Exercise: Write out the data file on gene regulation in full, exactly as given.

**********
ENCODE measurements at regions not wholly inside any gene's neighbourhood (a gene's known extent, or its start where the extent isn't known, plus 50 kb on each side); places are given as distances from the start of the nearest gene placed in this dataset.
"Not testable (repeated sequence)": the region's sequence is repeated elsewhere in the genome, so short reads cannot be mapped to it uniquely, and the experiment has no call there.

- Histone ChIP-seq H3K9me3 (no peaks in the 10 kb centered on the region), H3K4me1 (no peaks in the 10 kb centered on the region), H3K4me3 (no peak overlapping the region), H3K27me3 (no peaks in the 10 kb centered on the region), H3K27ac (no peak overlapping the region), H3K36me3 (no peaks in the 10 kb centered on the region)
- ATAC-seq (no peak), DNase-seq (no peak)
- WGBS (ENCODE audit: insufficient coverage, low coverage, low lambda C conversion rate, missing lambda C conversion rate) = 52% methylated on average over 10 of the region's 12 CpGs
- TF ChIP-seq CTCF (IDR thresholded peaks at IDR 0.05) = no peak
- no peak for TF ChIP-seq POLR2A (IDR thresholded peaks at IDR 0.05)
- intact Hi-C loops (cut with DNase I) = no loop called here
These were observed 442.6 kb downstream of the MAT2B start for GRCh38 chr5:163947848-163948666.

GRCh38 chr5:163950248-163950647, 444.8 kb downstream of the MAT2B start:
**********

ENCODE measurements at regions not wholly inside any gene's neighbourhood (a gene's known extent, or its start where the extent isn't known, plus 50 kb on each side); places are given as distances from the start of the nearest gene placed in this dataset.
"Not testable (repeated sequence)": the region's sequence is repeated elsewhere in the genome, so short reads cannot be mapped to it uniquely, and the experiment has no call there.

- Histone ChIP-seq H3K9me3 (no peaks in the 10 kb centered on the region), H3K4me1 (no peaks in the 10 kb centered on the region), H3K4me3 (no peak overlapping the region), H3K27me3 (no peaks in the 10 kb centered on the region), H3K27ac (no peak overlapping the region), H3K36me3 (no peaks in the 10 kb centered on the region)
- ATAC-seq (no peak), DNase-seq (no peak)
- WGBS (ENCODE audit: insufficient coverage, low coverage, low lambda C conversion rate, missing lambda C conversion rate) = 52% methylated on average over 10 of the region's 12 CpGs
- TF ChIP-seq CTCF (IDR thresholded peaks at IDR 0.05) = no peak
- no peak for TF ChIP-seq POLR2A (IDR thresholded peaks at IDR 0.05)
- intact Hi-C loops (cut with DNase I) = no loop called here
These were observed 442.6 kb downstream of the MAT2B start for GRCh38 chr5:163947848-163948666.

GRCh38 chr5:163950248-163950647, 444.8 kb downstream of the MAT2B start: